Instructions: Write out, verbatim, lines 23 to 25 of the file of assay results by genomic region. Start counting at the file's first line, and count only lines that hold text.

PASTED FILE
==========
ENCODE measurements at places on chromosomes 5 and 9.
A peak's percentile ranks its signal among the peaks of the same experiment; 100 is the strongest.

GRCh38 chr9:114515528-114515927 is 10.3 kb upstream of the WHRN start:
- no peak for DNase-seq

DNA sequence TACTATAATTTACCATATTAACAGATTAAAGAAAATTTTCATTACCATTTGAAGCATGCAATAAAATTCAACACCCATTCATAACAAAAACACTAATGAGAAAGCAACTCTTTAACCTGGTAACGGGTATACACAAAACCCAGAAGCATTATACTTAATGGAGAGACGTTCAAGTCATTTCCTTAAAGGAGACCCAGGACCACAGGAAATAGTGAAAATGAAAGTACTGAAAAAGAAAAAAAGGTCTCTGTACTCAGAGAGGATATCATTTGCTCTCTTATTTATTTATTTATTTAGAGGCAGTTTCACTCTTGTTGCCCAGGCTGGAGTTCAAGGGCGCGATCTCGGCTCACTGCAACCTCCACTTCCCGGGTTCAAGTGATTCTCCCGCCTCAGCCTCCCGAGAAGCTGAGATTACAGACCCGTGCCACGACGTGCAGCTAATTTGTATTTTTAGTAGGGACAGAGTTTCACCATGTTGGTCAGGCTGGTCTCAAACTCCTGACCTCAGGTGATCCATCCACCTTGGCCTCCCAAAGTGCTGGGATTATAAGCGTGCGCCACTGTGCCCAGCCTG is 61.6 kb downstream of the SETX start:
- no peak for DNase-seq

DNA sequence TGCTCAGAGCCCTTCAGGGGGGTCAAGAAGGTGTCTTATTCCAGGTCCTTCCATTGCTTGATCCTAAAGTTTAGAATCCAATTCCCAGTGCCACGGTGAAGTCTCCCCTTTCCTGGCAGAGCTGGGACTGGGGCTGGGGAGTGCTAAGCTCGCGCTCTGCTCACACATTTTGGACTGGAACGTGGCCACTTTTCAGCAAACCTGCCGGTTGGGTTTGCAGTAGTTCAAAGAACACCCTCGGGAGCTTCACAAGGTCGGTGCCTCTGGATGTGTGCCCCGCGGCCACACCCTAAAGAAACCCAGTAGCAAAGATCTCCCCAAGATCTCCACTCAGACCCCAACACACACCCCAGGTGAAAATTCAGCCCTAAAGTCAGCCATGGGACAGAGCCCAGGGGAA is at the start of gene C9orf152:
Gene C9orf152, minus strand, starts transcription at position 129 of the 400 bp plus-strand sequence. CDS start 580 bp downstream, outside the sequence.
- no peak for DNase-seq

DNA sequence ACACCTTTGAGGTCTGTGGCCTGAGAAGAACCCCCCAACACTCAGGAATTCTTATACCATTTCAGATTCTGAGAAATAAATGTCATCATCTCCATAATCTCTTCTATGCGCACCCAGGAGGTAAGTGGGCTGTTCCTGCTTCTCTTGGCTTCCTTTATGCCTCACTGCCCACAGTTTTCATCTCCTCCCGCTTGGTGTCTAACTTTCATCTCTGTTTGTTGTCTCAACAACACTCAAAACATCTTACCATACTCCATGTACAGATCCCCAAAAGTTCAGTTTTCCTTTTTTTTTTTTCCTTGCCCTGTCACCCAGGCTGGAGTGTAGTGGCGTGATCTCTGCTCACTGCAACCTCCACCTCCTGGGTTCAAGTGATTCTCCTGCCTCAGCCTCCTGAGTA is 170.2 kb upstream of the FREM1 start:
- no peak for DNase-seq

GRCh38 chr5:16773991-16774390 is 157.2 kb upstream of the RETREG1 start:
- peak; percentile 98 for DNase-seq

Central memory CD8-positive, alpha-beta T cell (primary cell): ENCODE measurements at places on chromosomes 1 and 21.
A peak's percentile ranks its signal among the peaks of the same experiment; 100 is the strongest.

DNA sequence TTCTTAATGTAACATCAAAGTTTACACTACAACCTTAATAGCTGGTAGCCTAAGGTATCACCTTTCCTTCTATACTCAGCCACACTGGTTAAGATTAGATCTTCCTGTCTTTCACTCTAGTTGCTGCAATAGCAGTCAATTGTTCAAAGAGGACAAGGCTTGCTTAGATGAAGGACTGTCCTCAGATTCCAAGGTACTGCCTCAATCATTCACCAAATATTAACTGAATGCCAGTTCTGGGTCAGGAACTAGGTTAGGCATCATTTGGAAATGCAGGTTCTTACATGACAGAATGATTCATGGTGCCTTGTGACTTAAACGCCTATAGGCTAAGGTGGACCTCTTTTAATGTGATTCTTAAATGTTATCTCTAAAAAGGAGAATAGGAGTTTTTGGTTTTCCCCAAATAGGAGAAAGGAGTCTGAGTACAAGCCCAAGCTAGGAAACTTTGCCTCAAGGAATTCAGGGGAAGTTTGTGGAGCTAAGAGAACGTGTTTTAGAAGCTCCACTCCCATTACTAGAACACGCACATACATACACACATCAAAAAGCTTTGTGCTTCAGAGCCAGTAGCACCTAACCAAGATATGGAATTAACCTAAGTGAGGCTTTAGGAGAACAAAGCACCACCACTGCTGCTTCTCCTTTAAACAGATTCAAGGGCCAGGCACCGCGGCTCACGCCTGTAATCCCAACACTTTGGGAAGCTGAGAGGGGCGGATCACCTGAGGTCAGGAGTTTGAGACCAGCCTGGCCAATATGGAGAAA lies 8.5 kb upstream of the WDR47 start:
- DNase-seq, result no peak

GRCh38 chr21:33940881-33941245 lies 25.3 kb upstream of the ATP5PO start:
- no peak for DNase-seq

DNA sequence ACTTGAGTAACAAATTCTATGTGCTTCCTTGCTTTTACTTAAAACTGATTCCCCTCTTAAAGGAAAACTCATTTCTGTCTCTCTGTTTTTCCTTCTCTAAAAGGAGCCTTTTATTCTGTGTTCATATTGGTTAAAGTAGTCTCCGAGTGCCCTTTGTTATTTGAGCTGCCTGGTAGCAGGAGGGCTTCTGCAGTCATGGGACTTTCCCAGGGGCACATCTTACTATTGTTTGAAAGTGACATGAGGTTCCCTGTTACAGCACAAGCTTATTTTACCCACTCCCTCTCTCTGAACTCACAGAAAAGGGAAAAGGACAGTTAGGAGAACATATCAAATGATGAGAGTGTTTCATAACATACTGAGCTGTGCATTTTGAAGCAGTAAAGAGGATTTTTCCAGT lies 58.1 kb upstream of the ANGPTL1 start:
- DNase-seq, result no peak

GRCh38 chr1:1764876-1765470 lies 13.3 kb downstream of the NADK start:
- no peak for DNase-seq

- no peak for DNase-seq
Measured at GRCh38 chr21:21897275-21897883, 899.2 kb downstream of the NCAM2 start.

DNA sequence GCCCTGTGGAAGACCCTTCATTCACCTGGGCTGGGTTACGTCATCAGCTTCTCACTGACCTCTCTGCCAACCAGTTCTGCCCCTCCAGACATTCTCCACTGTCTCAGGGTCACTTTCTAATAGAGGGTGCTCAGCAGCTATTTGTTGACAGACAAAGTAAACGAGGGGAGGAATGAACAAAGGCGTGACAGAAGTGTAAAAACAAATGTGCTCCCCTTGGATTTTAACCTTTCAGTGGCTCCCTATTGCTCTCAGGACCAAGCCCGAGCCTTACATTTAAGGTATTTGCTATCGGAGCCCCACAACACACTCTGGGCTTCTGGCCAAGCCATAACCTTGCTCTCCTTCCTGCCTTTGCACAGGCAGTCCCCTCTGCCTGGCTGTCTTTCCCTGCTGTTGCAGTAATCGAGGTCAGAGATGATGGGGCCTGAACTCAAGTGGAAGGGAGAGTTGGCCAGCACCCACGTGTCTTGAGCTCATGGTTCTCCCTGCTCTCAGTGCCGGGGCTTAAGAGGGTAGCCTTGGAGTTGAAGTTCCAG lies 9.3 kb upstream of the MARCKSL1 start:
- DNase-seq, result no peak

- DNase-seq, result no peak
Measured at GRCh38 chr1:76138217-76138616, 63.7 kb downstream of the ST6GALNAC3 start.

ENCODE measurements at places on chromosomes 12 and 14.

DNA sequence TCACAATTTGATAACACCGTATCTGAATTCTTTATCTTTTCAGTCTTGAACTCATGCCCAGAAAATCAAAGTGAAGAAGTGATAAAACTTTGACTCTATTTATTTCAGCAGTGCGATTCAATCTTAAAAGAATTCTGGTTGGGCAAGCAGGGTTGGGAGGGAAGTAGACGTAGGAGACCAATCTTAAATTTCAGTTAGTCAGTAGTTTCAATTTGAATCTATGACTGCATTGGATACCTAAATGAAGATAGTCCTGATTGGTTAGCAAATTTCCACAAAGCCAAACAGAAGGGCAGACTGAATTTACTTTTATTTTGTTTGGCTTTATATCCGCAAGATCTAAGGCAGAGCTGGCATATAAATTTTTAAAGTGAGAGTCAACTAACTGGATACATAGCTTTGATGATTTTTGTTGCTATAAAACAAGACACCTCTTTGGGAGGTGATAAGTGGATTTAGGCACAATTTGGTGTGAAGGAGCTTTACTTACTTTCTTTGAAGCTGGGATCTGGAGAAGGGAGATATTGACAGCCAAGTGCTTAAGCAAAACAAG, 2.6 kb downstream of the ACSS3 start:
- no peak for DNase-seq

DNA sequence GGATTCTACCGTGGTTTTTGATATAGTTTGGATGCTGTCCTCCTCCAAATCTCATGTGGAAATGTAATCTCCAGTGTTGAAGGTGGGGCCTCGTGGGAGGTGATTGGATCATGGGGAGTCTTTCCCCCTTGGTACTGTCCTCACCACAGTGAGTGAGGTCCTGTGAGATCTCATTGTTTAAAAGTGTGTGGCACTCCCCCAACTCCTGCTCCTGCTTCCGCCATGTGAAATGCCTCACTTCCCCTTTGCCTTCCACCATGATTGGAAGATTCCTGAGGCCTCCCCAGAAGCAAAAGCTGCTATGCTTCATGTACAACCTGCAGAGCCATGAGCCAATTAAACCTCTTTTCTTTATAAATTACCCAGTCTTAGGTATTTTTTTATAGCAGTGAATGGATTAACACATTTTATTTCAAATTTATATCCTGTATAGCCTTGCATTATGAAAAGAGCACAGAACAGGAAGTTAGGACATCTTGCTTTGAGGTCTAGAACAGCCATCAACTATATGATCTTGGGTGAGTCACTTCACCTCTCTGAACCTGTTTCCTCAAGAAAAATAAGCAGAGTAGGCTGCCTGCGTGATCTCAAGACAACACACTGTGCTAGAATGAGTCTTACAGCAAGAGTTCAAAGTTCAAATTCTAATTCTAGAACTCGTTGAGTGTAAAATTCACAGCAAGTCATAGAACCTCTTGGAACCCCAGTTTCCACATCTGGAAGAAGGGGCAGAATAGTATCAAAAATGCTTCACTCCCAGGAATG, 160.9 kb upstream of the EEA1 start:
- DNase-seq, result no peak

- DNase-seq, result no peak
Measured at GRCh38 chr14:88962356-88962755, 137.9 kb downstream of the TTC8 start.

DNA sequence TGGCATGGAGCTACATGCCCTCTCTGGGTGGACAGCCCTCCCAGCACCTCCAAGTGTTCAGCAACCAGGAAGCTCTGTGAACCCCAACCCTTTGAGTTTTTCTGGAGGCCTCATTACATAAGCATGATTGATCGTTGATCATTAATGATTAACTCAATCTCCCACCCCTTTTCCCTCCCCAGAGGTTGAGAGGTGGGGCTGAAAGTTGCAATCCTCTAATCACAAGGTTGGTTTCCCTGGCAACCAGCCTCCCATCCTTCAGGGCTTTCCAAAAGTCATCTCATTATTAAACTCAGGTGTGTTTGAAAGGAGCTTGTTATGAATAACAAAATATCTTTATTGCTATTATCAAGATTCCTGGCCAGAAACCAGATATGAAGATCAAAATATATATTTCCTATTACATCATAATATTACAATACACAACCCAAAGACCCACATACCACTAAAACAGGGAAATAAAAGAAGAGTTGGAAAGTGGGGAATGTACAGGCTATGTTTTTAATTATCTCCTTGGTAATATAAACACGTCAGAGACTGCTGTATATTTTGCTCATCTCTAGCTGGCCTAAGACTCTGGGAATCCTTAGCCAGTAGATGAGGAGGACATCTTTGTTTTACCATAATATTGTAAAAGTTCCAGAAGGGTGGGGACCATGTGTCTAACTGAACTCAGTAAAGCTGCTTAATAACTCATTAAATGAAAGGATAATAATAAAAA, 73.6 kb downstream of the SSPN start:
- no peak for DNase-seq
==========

- no peak for DNase-seq

- no peak for DNase-seq
Measured at GRCh38 chr21:21897275-21897883, 899.2 kb downstream of the NCAM2 start.